Elastography in Predicting Renal Outcome

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National Taiwan University

Status

Enrolling

Conditions

Kidney Disease

Treatments

Diagnostic Test: elastography

Study type

Observational

Funder types

Other

Identifiers

NCT06363032
202110104RINB

Details and patient eligibility

About

There are two types of elastography: strain elastography assesses the degree of strain when applying a given amount of force to the skin. Shear-wave elastography assesses the velocity of shear wave propagation within the target lesion. A part of the tissue is deformed by a "push pulse", the velocity of the shear waves propagating within the tissue is detected, and the stiffness of the tissue is assessed based on the detected shear velocity. Shear-wave elastography has been intensively studied in thyroid, breast, liver, cervical lymph nodes, and musculoskeletal diseases with promising result. Transthoracic shear-wave ultrasound is also used for the prediction of lung malignancy. In progressive renal disease, renal function decline correlates with the extent of interstitial fibrosis, irrespective of the original pathology. Experience and research in using shear-wave elastography to study the stiffness of renal parenchyma and renal fibrosis are scanty. The investigators will conduct a prospective observational study. This study aims to provide the information of tissue elasticity in different etiologies of renal diseases and to validate the predictive value of shear-wave elastography in predicting renal function and renal fibrosis. By assuming a power of 0.8, a two-side p value of 0.05, a ratio of 0.2 (sample sizes in negative/positive groups) to detect the difference between area under ROC curve and null hypothesis value (0.8 and 0.7), a target sample of 273 (with a 5% cushion, 260~290) patients is required.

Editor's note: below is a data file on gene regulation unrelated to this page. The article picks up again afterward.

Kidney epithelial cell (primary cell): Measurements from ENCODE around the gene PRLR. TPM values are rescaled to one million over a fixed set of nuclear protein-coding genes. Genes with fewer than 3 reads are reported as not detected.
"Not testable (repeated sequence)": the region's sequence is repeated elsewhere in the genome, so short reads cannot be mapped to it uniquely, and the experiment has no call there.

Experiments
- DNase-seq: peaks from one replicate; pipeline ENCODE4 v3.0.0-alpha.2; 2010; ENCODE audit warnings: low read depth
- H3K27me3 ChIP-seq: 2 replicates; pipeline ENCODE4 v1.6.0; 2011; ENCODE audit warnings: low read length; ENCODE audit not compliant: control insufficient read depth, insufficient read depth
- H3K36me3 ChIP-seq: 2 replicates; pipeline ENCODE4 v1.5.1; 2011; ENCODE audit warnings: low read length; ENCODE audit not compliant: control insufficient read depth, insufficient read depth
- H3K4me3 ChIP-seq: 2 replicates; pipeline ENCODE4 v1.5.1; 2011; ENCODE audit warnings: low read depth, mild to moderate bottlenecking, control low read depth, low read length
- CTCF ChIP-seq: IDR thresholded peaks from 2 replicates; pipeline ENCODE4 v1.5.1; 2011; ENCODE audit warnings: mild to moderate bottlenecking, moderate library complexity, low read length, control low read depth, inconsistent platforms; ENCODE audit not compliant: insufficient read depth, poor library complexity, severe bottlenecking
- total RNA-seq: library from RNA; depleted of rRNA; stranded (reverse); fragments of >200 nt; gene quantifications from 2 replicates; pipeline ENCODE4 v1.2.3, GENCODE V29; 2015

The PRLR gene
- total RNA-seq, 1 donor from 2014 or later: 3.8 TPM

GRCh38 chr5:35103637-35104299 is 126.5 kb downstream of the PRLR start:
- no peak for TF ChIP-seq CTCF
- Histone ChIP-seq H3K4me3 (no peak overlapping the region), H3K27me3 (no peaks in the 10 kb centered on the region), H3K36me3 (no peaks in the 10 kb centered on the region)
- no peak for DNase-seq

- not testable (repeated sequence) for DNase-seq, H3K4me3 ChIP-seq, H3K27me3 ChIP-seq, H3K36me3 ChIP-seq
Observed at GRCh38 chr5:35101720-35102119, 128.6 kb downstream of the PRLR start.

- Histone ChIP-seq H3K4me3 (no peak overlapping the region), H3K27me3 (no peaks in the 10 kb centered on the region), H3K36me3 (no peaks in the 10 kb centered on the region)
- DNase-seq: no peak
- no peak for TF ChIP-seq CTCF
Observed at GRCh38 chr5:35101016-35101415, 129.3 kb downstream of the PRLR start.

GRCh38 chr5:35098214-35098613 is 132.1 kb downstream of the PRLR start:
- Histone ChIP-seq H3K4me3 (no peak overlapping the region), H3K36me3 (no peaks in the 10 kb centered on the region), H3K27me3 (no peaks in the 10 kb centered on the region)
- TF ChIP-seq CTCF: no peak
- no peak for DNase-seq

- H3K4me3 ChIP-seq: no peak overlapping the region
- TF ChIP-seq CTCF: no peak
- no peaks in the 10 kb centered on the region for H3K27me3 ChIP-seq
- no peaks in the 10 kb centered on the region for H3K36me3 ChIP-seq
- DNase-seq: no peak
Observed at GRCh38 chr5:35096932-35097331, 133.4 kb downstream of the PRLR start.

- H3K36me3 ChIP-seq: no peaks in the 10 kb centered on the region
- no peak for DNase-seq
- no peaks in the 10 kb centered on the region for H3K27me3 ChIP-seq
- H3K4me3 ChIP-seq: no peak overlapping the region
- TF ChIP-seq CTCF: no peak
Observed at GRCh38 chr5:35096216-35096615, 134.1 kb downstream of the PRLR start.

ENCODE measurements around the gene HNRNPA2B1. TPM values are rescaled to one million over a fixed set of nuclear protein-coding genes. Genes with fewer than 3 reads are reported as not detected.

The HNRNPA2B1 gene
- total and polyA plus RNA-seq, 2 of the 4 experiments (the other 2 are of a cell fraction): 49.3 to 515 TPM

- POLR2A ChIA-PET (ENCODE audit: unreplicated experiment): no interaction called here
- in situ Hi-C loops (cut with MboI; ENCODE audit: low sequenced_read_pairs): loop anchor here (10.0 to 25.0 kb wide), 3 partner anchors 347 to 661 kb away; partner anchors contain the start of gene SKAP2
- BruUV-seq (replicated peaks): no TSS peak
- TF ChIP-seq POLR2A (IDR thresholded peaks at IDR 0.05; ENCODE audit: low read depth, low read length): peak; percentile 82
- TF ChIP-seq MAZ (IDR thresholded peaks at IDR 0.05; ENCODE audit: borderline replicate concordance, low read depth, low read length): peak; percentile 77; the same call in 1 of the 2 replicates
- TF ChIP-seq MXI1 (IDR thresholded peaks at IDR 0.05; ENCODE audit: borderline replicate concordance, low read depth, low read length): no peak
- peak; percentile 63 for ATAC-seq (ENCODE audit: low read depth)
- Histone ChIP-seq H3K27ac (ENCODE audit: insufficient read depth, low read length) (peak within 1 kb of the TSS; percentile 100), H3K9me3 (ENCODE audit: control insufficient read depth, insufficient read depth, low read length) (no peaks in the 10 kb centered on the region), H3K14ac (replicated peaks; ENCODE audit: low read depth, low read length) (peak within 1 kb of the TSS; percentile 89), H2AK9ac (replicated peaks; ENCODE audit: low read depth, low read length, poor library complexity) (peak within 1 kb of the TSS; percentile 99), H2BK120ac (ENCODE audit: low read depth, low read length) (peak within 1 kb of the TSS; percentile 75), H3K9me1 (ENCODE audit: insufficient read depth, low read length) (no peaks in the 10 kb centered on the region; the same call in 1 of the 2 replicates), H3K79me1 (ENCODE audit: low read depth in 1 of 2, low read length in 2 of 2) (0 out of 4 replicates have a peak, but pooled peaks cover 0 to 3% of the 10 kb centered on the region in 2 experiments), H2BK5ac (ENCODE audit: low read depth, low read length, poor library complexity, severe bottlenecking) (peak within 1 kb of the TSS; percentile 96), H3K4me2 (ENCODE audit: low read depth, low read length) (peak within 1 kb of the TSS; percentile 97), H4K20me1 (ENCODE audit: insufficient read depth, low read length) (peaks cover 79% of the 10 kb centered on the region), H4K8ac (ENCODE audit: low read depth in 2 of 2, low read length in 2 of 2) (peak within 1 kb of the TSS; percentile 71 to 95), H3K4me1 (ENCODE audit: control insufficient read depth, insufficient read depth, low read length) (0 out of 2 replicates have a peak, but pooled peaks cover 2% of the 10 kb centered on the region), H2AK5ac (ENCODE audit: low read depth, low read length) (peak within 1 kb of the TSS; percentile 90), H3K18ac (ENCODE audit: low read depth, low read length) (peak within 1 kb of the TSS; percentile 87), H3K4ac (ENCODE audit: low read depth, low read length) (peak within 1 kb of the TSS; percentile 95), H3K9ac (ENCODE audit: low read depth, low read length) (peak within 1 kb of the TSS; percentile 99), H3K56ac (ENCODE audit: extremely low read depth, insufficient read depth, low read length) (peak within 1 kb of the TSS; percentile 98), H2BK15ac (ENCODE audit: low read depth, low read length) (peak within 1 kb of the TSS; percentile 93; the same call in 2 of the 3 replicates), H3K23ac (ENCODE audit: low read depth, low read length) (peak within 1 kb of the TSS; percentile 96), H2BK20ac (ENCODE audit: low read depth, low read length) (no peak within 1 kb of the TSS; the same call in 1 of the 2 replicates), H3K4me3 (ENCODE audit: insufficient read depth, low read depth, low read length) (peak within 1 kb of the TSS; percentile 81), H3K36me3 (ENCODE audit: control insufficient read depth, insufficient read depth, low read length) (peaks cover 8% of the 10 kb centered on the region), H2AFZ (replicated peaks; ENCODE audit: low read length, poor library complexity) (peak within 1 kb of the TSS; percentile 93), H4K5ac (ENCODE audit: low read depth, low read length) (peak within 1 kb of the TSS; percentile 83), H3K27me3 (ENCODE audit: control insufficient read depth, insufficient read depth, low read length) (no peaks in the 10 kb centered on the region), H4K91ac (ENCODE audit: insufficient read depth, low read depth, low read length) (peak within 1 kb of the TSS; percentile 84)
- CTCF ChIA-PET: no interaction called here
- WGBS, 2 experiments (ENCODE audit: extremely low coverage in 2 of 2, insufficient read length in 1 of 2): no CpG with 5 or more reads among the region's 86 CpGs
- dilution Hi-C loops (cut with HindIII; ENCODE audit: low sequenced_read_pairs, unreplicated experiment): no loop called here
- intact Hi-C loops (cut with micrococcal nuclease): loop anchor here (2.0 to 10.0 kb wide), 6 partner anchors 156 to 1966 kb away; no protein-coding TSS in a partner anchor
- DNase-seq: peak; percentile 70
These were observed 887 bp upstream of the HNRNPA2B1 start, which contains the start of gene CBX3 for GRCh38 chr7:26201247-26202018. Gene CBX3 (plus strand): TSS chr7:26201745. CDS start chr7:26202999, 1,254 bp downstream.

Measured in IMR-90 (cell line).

Enrollment

500 estimated patients

Sex

All

Ages

20+ years old

Volunteers

No Healthy Volunteers

Inclusion criteria

patients receiving scheduled renal biopsy and scheduled renal sonography

Exclusion criteria

age < 20 y/o, patients who can't hold their breath for at least 5 seconds

Trial contacts and locations

1

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Data sourced from clinicaltrials.gov

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